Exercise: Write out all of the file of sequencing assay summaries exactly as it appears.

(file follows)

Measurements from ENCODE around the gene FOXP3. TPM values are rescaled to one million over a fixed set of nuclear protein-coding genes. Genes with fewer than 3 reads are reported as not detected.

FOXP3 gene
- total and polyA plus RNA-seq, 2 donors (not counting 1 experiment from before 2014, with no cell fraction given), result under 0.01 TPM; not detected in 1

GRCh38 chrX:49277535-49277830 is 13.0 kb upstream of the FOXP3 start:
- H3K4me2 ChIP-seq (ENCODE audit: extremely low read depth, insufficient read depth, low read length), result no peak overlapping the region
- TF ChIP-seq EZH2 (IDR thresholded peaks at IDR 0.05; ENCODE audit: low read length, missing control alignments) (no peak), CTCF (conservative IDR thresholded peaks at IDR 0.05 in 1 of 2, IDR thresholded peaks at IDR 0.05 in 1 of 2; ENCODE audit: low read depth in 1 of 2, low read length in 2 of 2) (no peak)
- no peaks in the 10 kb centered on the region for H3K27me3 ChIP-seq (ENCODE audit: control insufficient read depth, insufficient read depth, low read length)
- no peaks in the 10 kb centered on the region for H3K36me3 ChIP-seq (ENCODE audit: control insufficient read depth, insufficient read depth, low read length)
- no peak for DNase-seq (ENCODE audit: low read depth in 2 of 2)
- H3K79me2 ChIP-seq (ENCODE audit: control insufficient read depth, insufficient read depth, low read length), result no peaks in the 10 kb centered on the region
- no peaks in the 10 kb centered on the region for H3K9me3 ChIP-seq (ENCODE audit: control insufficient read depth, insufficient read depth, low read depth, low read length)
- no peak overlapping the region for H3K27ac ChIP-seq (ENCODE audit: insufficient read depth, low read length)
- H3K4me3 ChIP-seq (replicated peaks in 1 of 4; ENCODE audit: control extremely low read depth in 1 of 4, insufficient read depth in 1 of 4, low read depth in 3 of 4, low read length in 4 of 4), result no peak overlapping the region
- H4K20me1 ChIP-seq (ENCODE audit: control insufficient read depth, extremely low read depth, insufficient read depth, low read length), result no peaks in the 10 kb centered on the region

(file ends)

Measurements from ENCODE around the gene FOXP3. TPM values are rescaled to one million over a fixed set of nuclear protein-coding genes. Genes with fewer than 3 reads are reported as not detected.

FOXP3 gene
- total and polyA plus RNA-seq, 2 donors (not counting 1 experiment from before 2014, with no cell fraction given), result under 0.01 TPM; not detected in 1

GRCh38 chrX:49277535-49277830 is 13.0 kb upstream of the FOXP3 start:
- H3K4me2 ChIP-seq (ENCODE audit: extremely low read depth, insufficient read depth, low read length), result no peak overlapping the region
- TF ChIP-seq EZH2 (IDR thresholded peaks at IDR 0.05; ENCODE audit: low read length, missing control alignments) (no peak), CTCF (conservative IDR thresholded peaks at IDR 0.05 in 1 of 2, IDR thresholded peaks at IDR 0.05 in 1 of 2; ENCODE audit: low read depth in 1 of 2, low read length in 2 of 2) (no peak)
- no peaks in the 10 kb centered on the region for H3K27me3 ChIP-seq (ENCODE audit: control insufficient read depth, insufficient read depth, low read length)
- no peaks in the 10 kb centered on the region for H3K36me3 ChIP-seq (ENCODE audit: control insufficient read depth, insufficient read depth, low read length)
- no peak for DNase-seq (ENCODE audit: low read depth in 2 of 2)
- H3K79me2 ChIP-seq (ENCODE audit: control insufficient read depth, insufficient read depth, low read length), result no peaks in the 10 kb centered on the region
- no peaks in the 10 kb centered on the region for H3K9me3 ChIP-seq (ENCODE audit: control insufficient read depth, insufficient read depth, low read depth, low read length)
- no peak overlapping the region for H3K27ac ChIP-seq (ENCODE audit: insufficient read depth, low read length)
- H3K4me3 ChIP-seq (replicated peaks in 1 of 4; ENCODE audit: control extremely low read depth in 1 of 4, insufficient read depth in 1 of 4, low read depth in 3 of 4, low read length in 4 of 4), result no peak overlapping the region
- H4K20me1 ChIP-seq (ENCODE audit: control insufficient read depth, extremely low read depth, insufficient read depth, low read length), result no peaks in the 10 kb centered on the region